by Ilil Arbel, Ph.D.
To understand the connection between Christianity and the Old Religion, one must make the acquaintance of the Devil. Satan is an ambivalent fellow, and trying to figure out his character, origin, and relationship to God is difficult.
Here is a sentence from Isaiah, stating with authority that God created evil. “I form the light, and create darkness; I make peace, and create evil; I the Lord do all these things.” Clear enough. But if he was created by God, who is always good, how can the Devil be bad?
Again, God wants to be killed in the person of Christ. It is his design, and it is meant for the benefit of mankind. If so, why are those who execute Christ considered “Devilish” for so long? They were doing God’s will!
God is all powerful and all good. However, if God wanted to create a world which was all good, and couldn’t do it, than he is not all powerful. If he didn’t want to make a world which was all good, than He is not all good.
How do you get out of that? You create an Adversary, who is equal to God in power, and is in a constant struggle with Him. But that doesn’t work either. The notion is taken from Persian Dualism, and to true Christians, this is heresy. The solution? God permits the Devil to operate and make man into a sinner. In other words, an evil principle is needed to test men’s faith. This solution works until you ask the next question. Why is the sinner punished for what is permitted by God?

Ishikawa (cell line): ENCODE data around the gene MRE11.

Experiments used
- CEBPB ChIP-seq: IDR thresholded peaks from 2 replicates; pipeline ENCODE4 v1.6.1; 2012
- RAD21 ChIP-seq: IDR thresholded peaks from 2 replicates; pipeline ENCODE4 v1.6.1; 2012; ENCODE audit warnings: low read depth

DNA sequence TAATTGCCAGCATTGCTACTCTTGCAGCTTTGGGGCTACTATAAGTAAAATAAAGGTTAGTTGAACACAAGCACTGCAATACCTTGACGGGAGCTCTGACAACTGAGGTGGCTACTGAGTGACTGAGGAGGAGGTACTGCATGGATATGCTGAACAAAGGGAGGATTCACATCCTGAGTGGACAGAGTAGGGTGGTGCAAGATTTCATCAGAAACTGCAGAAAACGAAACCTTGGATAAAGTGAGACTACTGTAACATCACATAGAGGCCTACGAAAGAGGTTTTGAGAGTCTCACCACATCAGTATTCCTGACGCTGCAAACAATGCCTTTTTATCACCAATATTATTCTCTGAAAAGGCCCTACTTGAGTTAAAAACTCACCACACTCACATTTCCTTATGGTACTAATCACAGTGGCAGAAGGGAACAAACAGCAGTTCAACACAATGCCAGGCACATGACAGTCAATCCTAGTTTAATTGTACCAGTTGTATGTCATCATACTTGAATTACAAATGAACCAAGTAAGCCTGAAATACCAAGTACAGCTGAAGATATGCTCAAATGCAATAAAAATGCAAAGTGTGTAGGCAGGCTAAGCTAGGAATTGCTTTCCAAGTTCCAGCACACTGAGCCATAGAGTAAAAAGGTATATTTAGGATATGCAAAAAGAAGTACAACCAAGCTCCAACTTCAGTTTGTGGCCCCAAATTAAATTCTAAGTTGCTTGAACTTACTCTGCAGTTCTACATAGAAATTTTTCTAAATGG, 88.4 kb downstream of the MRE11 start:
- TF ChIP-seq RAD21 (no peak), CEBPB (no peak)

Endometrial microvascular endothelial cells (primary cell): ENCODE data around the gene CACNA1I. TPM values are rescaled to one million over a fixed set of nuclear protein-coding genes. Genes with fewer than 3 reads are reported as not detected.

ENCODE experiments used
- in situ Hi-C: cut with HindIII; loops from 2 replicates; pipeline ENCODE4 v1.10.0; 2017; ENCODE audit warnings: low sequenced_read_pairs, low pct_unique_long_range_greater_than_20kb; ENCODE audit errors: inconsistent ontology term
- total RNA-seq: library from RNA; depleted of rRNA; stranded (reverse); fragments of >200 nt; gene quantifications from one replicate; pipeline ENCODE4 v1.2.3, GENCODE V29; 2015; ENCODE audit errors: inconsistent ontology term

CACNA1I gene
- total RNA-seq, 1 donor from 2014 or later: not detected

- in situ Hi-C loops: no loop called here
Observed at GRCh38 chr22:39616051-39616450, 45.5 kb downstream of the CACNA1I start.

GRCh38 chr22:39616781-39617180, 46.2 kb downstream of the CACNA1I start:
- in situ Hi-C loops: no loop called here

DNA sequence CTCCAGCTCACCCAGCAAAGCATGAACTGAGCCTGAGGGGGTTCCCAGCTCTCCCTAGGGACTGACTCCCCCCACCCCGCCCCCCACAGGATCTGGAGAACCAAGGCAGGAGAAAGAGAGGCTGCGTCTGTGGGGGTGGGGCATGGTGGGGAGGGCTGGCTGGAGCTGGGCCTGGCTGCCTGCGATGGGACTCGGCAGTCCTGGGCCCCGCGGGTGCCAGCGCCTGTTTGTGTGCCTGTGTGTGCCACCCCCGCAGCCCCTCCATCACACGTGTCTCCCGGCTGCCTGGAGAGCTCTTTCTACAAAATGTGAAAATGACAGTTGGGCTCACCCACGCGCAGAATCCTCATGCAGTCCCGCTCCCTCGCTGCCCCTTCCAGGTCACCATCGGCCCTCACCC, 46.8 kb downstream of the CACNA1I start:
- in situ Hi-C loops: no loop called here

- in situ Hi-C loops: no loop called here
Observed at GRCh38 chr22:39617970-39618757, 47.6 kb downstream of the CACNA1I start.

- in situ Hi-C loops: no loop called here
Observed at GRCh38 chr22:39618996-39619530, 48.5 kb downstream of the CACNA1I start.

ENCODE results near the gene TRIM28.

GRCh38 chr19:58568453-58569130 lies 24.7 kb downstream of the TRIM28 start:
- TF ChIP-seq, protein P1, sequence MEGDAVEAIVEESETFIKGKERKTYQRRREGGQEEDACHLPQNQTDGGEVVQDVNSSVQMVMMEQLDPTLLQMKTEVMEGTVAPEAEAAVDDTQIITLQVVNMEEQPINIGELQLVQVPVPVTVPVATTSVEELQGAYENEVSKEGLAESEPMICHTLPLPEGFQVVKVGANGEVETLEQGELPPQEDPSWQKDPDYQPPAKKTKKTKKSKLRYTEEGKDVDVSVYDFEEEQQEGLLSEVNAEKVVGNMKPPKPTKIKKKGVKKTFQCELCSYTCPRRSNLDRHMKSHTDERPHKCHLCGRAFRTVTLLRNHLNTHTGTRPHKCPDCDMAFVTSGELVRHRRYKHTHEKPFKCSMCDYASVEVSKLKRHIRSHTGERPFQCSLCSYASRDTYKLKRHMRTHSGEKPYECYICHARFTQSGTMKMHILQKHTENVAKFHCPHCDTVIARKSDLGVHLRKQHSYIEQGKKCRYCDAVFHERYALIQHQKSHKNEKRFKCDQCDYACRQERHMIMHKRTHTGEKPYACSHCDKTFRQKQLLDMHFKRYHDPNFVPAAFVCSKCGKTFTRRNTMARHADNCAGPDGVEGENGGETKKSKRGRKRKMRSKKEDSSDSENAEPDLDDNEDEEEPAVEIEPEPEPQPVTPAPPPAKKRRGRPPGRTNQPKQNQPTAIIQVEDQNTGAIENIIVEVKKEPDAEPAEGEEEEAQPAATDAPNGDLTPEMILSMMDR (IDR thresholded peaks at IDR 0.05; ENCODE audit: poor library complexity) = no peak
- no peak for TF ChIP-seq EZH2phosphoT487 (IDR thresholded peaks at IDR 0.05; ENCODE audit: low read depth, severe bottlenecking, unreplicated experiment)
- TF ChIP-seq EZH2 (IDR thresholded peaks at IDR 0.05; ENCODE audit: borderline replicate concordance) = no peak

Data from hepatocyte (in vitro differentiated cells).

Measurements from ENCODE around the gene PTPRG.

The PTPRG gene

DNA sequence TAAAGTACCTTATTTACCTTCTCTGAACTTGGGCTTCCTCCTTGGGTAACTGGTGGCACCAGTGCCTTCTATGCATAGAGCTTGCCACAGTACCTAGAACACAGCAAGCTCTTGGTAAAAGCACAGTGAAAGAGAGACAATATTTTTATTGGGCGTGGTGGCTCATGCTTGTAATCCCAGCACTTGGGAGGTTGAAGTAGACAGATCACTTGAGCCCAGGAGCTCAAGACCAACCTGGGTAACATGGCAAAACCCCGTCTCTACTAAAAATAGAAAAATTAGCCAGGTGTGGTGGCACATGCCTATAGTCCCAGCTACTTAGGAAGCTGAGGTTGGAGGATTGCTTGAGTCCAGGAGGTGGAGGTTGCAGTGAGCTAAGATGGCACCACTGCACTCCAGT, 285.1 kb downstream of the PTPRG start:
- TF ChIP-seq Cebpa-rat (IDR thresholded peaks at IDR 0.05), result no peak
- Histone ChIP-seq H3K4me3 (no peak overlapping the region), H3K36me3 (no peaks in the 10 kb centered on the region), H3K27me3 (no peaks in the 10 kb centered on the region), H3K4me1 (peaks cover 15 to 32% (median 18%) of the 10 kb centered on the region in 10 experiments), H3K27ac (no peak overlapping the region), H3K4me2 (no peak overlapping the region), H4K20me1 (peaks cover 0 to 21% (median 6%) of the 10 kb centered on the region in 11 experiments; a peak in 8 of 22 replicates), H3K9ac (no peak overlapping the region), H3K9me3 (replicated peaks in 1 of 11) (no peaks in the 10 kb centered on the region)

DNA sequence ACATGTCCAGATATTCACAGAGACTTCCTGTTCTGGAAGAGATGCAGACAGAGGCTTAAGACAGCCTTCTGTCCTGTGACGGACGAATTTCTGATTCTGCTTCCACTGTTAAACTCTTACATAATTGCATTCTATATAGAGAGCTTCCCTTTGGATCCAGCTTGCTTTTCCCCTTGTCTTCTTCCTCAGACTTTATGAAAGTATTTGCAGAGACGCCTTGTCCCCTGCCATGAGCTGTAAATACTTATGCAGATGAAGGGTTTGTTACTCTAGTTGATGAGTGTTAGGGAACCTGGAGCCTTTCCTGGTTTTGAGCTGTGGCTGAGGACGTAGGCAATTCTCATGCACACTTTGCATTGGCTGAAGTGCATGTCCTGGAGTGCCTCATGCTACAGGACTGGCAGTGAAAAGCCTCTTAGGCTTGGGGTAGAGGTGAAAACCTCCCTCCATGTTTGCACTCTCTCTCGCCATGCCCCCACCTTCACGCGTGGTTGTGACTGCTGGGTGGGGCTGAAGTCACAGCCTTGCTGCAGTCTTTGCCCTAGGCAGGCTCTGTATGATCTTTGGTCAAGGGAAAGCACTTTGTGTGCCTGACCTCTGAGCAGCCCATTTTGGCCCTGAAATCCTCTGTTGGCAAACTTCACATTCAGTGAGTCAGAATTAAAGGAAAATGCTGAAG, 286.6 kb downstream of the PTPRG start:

This would lead nowhere. If you continue with the questioning, eventually you will hit the wall — it is so because the Church says that it is so. Well, heresy or not, the Adversary, permitted or otherwise, remained. He had to. He was badly needed.
The Devil has many forms. He has superhuman intelligence and cunning, though sometimes he can be tricked. He is a handsome fellow, unless he transforms himself into an animal or a monster. He can perform miracles. He has tremendous legal expertise. He has scientific knowledge and understands the nature of the universe — and the psychology of men and women. He can be, and often is, quite charming.
During those times, if you were a good Christian, you believed in him. For without sin there is no overcoming temptation, no salvation, no need of a Church. Without Satan, there is no Christianity.
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